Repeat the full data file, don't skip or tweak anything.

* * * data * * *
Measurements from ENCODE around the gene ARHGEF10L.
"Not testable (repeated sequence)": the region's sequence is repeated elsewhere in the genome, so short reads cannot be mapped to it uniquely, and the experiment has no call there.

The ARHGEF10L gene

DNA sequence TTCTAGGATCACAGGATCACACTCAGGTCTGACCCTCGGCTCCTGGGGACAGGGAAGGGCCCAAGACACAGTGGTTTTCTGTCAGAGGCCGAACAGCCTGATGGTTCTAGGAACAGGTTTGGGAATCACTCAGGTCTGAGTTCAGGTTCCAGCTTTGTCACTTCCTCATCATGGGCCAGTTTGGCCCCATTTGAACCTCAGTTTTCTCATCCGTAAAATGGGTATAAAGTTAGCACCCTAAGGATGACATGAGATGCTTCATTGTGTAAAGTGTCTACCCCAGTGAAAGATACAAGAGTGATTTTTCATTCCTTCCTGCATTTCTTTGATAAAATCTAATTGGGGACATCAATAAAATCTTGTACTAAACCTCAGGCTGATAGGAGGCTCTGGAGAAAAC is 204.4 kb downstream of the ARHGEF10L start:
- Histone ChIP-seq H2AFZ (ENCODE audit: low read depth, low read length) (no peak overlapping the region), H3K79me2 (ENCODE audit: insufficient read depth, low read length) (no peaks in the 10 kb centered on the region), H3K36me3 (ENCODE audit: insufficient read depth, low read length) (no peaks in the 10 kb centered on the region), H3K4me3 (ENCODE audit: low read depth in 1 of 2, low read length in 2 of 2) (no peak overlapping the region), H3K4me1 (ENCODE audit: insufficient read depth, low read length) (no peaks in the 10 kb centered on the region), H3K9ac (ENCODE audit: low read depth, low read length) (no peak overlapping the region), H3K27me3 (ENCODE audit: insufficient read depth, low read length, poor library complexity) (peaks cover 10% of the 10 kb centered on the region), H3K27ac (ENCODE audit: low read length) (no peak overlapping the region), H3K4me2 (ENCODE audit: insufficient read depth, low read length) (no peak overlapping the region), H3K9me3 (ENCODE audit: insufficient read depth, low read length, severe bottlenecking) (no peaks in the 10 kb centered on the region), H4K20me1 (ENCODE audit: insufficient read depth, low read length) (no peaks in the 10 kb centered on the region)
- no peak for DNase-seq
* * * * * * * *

Measurements from ENCODE around the gene ARHGEF10L.
"Not testable (repeated sequence)": the region's sequence is repeated elsewhere in the genome, so short reads cannot be mapped to it uniquely, and the experiment has no call there.

The ARHGEF10L gene

DNA sequence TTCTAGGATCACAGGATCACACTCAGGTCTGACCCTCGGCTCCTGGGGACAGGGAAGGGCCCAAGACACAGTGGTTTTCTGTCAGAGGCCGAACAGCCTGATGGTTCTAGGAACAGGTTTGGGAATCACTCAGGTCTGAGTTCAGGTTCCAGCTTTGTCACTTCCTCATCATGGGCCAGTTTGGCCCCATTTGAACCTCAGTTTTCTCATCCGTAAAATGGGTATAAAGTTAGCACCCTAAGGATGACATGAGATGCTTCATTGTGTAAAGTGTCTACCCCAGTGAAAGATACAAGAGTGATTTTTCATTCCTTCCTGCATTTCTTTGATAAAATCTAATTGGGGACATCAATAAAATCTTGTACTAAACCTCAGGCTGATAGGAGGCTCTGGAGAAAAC is 204.4 kb downstream of the ARHGEF10L start:
- Histone ChIP-seq H2AFZ (ENCODE audit: low read depth, low read length) (no peak overlapping the region), H3K79me2 (ENCODE audit: insufficient read depth, low read length) (no peaks in the 10 kb centered on the region), H3K36me3 (ENCODE audit: insufficient read depth, low read length) (no peaks in the 10 kb centered on the region), H3K4me3 (ENCODE audit: low read depth in 1 of 2, low read length in 2 of 2) (no peak overlapping the region), H3K4me1 (ENCODE audit: insufficient read depth, low read length) (no peaks in the 10 kb centered on the region), H3K9ac (ENCODE audit: low read depth, low read length) (no peak overlapping the region), H3K27me3 (ENCODE audit: insufficient read depth, low read length, poor library complexity) (peaks cover 10% of the 10 kb centered on the region), H3K27ac (ENCODE audit: low read length) (no peak overlapping the region), H3K4me2 (ENCODE audit: insufficient read depth, low read length) (no peak overlapping the region), H3K9me3 (ENCODE audit: insufficient read depth, low read length, severe bottlenecking) (no peaks in the 10 kb centered on the region), H4K20me1 (ENCODE audit: insufficient read depth, low read length) (no peaks in the 10 kb centered on the region)
- no peak for DNase-seq